Theatre Review: Long Day’s Journey Into the Night
This 1956 Pulitzer Prize-winning play, written in 1942 and recently staged at the Apollo Theatre in London, was not performed until after O’ Neill’s death. This was because of its autobiographical nature, its inclusion of characters clearly drawn from members of the O’ Neill Irish-American family and its descriptions of real incidents within it.
O’ Neill was a breath of fresh air in American theatre in the 1920s, a writer of realistic dramas inspired by the naturalism of Chekhov, Strindberg and Ibsen. He avoided melodrama and sentimentality and concerned himself with tragedy, pessimism, and socialism. He used vernacular speech and portrayed working-class characters in works like ‘Anna Christie’ and ‘The Iceman Cometh’.
O’ Neill moved in left wing circles in Greenwich Village, New York City, where he met John Reed and Louise Bryant (their menage-à-trois is portrayed in the 1981 film ‘Reds’). Reed, a member of the Socialist Party of America, was in Russia in 1917 at the time of the Bolshevik Revolution and wrote about it in his book ‘Ten Days That Shook The World’. He helped form the Communist Party of America.
In the early twentieth century there were exciting times for socialism in the USA. These saw the formation of the Industrial Workers of the World in 1905, an organisation which advocated the abolition of capitalism and the wage system and opposed the First World War. The increasingly reformist nature of the Socialist Party of America led car workers in Detroit to leave in 1916 and form the Socialist Party of the United States. This later became the World Socialist Party of the United States, the fraternal party of the SPGB.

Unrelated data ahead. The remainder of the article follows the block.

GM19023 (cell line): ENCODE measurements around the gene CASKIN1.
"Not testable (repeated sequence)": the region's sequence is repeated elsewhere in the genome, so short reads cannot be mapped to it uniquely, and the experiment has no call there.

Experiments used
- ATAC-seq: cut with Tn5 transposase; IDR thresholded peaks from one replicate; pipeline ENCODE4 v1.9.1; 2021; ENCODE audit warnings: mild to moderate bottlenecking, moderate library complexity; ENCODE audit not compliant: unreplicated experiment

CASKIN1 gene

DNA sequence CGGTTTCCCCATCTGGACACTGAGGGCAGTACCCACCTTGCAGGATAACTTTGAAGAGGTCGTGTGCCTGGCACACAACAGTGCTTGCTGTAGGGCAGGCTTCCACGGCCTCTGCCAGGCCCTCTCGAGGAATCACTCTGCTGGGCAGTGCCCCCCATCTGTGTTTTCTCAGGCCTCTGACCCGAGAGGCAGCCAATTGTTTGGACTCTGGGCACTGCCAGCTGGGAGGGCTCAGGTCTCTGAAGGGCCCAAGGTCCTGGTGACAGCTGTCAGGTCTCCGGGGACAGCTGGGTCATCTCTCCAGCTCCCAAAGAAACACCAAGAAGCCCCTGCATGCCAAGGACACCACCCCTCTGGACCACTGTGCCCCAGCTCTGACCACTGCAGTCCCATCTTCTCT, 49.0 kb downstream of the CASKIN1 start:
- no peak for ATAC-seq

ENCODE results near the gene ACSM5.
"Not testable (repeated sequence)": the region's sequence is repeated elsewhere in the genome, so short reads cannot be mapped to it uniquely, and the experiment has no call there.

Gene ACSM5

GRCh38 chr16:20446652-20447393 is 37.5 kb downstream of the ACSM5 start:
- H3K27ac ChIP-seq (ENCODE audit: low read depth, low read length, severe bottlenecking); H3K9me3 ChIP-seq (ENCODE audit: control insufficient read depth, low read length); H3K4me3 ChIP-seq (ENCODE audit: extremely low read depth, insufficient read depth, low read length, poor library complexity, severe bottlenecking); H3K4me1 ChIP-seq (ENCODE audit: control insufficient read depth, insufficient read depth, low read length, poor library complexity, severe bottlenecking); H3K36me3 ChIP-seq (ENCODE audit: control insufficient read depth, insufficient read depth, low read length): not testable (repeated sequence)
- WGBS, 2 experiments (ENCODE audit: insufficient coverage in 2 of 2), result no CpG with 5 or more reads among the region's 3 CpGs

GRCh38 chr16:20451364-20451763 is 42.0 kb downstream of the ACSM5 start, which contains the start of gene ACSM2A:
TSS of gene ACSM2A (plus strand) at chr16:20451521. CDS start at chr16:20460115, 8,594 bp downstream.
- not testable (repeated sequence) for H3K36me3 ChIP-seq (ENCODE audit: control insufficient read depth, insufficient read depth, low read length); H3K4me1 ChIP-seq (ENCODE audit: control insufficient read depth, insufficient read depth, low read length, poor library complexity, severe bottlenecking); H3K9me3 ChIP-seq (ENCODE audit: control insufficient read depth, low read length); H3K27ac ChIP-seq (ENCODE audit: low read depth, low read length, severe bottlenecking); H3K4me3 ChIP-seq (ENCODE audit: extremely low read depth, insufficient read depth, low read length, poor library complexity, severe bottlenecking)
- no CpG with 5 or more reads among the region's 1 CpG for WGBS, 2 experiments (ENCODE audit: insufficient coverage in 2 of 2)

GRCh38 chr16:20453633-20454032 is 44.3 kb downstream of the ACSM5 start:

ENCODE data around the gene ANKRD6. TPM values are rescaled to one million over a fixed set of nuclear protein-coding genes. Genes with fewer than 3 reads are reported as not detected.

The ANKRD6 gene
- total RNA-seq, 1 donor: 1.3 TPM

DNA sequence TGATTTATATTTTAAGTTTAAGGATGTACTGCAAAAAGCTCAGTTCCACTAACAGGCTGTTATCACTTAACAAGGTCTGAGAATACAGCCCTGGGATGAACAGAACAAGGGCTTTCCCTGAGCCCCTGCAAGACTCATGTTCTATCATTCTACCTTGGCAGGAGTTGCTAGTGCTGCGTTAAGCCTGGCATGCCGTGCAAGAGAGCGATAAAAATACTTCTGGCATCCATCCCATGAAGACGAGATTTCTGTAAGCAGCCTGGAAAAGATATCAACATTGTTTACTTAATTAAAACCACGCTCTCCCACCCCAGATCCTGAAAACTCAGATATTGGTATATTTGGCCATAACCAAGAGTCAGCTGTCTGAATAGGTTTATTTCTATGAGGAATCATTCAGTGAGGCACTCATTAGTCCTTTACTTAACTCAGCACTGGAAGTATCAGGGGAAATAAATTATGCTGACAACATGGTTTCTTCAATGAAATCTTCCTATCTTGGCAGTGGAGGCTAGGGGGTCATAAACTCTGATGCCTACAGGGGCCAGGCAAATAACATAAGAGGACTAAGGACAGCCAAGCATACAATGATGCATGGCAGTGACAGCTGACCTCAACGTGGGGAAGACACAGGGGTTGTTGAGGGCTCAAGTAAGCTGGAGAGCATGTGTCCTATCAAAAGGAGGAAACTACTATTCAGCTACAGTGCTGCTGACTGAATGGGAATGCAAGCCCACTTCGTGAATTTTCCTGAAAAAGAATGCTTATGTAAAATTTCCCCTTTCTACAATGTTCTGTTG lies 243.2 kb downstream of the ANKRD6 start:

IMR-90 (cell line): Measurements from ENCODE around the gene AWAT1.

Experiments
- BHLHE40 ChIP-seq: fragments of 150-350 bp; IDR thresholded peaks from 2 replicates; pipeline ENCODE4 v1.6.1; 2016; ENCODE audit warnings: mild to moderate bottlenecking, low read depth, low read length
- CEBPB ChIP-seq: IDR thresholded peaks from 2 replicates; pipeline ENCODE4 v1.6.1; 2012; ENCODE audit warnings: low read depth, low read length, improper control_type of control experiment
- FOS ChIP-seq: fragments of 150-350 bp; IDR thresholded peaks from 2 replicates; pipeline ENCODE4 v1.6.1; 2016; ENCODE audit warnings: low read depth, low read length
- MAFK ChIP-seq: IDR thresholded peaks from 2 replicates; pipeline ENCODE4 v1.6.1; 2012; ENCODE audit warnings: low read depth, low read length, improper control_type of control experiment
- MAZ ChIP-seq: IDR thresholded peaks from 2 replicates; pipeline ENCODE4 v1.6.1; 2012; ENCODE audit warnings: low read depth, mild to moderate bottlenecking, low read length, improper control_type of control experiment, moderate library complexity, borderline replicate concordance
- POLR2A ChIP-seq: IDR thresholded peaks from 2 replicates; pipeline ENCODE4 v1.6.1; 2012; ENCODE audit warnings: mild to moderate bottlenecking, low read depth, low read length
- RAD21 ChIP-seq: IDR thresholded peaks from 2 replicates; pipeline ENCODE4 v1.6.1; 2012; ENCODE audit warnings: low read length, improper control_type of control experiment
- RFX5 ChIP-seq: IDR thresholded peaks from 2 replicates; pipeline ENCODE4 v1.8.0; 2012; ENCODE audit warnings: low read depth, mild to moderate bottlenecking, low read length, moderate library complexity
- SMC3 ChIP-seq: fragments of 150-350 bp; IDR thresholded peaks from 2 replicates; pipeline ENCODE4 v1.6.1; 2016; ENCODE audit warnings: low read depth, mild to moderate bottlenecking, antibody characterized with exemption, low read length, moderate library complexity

‘Long Day’s Journey Into Night’ dissects the conflicts of the bourgeois thespian James Tyrone (O’ Neill’s father) and his wife and two sons, and covers themes of patriarchy, the lack of fulfilment for women, addiction (alcohol and morphine), resentments, self-deception, illness, greed, failure, artistic promise, and general dysfunction in bourgeois family life in early twentieth-century American capitalism. The Irish-born family patriarch emigrated to America at the time of the Great Hunger of the 1840s when the potato famine and subsequent failure of the British government led to a million deaths and mass emigration from the Emerald Isle. O’ Neill describes Tyrone’s experience of child labour and family poverty in the expanding industrial capitalism of nineteenth-century New York City.
Tyrone’s son Edmund (O’ Neill) is a budding playwright, with a TB condition who has left Princeton early. O’ Neill himself left after a year because as the apocryphal story goes “he threw a beer bottle through the window of Professor Woodrow Wilson” (later the US President who promised voters to keep America out of the First World War but took them in, and later oversaw the Volstead Act which prohibited alcohol in the USA for 13 years).
O’ Neill analyses the dysfunctionality of a bourgeois family in capitalism and shows the neuroses associated with bourgeois family life. Marx and Engels pointed out that the bourgeois family will vanish as a matter of course with the abolition of capitalism.